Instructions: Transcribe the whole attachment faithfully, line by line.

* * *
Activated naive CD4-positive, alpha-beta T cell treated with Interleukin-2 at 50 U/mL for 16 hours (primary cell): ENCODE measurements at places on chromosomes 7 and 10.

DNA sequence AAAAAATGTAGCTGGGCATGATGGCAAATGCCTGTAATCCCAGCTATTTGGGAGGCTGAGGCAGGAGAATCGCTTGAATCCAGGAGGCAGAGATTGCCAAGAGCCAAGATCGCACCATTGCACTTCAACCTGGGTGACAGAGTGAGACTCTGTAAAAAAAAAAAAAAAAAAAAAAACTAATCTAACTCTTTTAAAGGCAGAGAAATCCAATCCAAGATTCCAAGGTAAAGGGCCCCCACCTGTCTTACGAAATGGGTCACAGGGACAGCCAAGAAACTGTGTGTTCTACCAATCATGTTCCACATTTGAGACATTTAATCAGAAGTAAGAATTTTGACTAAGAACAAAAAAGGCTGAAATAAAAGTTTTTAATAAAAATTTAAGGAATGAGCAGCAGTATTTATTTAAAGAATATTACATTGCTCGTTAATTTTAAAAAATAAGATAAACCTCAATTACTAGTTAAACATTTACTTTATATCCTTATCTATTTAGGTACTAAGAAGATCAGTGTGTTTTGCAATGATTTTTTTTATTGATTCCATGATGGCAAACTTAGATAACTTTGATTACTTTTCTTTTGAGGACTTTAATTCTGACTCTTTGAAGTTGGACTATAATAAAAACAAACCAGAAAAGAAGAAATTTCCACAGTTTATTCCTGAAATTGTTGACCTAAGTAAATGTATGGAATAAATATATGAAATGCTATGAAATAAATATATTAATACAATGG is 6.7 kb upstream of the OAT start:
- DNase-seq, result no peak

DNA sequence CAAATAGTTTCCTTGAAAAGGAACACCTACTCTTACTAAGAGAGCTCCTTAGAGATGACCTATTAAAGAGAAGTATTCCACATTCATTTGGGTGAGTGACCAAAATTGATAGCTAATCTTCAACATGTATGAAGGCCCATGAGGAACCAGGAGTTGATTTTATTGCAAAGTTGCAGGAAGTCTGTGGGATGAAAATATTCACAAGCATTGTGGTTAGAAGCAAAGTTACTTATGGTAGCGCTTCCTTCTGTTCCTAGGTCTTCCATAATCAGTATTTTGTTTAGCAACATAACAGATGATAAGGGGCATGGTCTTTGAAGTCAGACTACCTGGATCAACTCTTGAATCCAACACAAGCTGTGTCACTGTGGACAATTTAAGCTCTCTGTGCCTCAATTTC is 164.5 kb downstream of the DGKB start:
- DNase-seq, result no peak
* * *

Activated naive CD4-positive, alpha-beta T cell treated with Interleukin-2 at 50 U/mL for 16 hours (primary cell): ENCODE measurements at places on chromosomes 7 and 10.

DNA sequence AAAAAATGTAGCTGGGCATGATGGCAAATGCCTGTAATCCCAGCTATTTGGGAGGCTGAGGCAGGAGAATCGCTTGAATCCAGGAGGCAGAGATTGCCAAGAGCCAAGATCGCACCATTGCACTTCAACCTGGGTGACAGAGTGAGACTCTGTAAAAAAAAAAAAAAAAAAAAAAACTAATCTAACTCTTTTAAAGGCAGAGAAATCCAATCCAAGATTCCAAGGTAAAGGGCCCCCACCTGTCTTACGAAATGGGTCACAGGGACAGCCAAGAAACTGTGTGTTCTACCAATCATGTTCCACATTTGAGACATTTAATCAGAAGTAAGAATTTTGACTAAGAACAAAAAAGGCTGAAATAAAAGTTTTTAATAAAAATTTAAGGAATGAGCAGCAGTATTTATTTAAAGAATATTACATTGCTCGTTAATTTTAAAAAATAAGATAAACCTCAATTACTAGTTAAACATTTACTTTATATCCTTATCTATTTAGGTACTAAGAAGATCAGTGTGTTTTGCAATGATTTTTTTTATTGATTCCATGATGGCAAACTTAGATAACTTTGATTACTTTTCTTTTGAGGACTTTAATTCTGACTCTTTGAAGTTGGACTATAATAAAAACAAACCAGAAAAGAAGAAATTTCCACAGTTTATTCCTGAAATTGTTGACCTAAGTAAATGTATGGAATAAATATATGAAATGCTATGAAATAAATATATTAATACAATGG is 6.7 kb upstream of the OAT start:
- DNase-seq, result no peak

DNA sequence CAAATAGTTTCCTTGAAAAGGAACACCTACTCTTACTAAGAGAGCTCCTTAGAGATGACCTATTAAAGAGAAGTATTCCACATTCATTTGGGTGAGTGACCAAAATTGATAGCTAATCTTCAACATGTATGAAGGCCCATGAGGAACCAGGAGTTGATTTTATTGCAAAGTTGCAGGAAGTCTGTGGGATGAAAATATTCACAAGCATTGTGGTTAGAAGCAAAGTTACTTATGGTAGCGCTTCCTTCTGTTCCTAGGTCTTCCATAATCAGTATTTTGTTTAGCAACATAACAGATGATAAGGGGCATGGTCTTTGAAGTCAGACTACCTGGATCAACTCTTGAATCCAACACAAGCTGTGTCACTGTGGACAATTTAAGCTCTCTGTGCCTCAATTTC is 164.5 kb downstream of the DGKB start:
- DNase-seq, result no peak